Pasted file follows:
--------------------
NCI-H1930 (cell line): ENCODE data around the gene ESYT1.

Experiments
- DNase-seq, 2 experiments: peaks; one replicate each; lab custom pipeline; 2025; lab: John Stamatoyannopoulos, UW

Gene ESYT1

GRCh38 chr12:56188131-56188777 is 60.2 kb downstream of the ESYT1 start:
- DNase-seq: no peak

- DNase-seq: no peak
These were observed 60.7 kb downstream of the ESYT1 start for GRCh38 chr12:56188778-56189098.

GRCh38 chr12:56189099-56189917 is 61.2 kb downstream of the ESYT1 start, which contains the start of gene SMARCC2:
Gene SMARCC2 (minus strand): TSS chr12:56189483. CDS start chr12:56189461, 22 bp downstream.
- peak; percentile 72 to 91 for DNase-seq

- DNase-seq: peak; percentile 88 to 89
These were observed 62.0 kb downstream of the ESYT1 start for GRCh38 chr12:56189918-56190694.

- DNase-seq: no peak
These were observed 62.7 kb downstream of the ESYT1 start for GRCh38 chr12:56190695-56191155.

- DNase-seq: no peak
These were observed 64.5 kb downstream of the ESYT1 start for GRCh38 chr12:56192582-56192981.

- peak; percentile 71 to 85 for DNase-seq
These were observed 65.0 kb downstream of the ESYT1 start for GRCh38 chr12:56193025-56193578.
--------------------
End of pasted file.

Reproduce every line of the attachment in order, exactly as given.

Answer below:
NCI-H1930 (cell line): ENCODE data around the gene ESYT1.

Experiments
- DNase-seq, 2 experiments: peaks; one replicate each; lab custom pipeline; 2025; lab: John Stamatoyannopoulos, UW

Gene ESYT1

GRCh38 chr12:56188131-56188777 is 60.2 kb downstream of the ESYT1 start:
- DNase-seq: no peak

- DNase-seq: no peak
These were observed 60.7 kb downstream of the ESYT1 start for GRCh38 chr12:56188778-56189098.

GRCh38 chr12:56189099-56189917 is 61.2 kb downstream of the ESYT1 start, which contains the start of gene SMARCC2:
Gene SMARCC2 (minus strand): TSS chr12:56189483. CDS start chr12:56189461, 22 bp downstream.
- peak; percentile 72 to 91 for DNase-seq

- DNase-seq: peak; percentile 88 to 89
These were observed 62.0 kb downstream of the ESYT1 start for GRCh38 chr12:56189918-56190694.

- DNase-seq: no peak
These were observed 62.7 kb downstream of the ESYT1 start for GRCh38 chr12:56190695-56191155.

- DNase-seq: no peak
These were observed 64.5 kb downstream of the ESYT1 start for GRCh38 chr12:56192582-56192981.

- peak; percentile 71 to 85 for DNase-seq
These were observed 65.0 kb downstream of the ESYT1 start for GRCh38 chr12:56193025-56193578.